University of Cambridge researchers have invented a new type of soft material that can withstand massive stresses. The new hydrogel, dubbed “super jelly,” employs a molecular handcuff-like internal structure to respond to compression by entering a glass-like state, allowing it to be ran over by a car without being crushed.
Materials experts are fascinated by hydrogels. Because of their high water content, they are appropriate for use in the human body and have stretchy, self-healing capabilities that can be used in robotics, enhanced contact lenses, artificial tissues, and wound healing. By changing the underlying chemical structure, the authors of this new study hoped to improve these capacities.
Scientists used a barrel-shaped chemical called Kukurubituriru to do this. Within its cavity, Kukurubituriru “handcuffs” pairs of other molecules. Then they employed a molecule that was specifically designed to stay in this cavity for a longer period of time than usual. This enables the network to be closely coupled and to transition from a rubbery to a carbide-based, shatterproof glass-like state.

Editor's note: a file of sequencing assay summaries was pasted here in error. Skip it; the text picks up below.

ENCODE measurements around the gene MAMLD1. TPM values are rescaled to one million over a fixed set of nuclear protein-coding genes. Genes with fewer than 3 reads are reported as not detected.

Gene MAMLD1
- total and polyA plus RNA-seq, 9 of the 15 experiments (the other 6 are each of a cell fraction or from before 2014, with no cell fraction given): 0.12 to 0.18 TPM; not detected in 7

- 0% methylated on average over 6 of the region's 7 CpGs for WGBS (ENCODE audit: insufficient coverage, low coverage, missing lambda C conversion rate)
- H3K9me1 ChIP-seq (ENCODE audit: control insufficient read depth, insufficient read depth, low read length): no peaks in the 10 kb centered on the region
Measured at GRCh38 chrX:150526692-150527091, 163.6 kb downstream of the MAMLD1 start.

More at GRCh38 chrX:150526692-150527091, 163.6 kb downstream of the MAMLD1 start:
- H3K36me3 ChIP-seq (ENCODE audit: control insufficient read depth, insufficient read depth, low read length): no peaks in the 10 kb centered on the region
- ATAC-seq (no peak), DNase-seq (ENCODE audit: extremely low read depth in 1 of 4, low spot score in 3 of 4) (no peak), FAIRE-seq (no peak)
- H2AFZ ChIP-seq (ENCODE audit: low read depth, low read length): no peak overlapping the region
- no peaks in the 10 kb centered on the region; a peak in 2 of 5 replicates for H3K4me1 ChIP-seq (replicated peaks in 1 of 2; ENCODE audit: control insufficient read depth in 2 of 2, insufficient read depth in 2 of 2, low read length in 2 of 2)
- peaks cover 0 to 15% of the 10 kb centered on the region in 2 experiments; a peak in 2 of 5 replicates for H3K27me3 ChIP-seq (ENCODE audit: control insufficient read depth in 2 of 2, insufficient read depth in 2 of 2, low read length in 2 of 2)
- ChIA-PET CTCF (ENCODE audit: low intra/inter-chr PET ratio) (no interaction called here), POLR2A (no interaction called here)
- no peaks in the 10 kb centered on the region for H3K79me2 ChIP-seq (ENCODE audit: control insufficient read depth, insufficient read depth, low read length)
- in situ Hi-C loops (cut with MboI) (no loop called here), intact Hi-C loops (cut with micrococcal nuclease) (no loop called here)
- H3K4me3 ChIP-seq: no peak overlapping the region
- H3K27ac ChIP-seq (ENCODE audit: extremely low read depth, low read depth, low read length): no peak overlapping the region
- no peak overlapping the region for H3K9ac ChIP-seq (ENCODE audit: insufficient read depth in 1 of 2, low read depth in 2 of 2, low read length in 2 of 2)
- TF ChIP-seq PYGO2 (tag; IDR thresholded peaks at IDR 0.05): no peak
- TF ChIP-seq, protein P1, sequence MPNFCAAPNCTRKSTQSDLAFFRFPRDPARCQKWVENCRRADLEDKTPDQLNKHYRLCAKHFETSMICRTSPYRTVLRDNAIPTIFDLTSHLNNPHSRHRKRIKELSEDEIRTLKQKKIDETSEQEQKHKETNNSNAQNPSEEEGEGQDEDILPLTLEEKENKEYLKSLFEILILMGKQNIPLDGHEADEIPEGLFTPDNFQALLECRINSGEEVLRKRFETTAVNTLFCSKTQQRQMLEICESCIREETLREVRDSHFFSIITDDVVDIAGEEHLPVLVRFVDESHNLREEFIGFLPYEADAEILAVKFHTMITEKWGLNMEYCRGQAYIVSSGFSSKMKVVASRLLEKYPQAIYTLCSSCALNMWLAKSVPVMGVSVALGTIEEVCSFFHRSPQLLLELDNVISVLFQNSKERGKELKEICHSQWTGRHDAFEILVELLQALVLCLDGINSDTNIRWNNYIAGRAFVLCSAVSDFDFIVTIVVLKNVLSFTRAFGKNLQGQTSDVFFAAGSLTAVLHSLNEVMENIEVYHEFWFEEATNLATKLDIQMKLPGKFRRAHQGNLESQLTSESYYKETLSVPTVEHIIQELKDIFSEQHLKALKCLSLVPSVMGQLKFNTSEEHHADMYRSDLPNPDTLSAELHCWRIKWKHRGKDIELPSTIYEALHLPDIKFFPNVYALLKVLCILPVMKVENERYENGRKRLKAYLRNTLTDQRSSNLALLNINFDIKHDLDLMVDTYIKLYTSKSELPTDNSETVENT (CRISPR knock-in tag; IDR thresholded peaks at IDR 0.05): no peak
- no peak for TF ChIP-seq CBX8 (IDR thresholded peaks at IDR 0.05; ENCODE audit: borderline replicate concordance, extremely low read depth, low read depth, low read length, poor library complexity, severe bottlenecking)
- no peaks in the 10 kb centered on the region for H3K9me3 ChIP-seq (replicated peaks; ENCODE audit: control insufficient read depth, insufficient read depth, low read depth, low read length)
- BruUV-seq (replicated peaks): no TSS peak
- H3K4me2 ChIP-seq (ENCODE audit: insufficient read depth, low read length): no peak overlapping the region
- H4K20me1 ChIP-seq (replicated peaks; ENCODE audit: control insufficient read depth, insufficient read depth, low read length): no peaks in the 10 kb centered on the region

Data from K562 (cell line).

The “super jelly” can now bear the same force as an elephant standing on it without being crushed, according to the researchers. With the elephant out of the way, the team decided to put the material to the test by driving it about in a car and demonstrating how it could return to its former shape.
The scientists also created a pressure sensor for human activities such as standing, walking, and leaping using the unique material. They’re now working on customizing the material for biomedical uses including cartilage repair and soft robotics.
The ‘super jelly’ could be employed in a variety of applications, including soft robotics, bioelectronics, and even as a biological cartilage replacement. The findings have been published in Nature Materials. In conjunction with experts from engineering and materials science, Scherman lab researchers are currently striving to further develop these glass-like materials for biomedical and bioelectronic applications. The Leverhulme Trust and a Marie Skodowska-Curie Fellowship contributed to the research.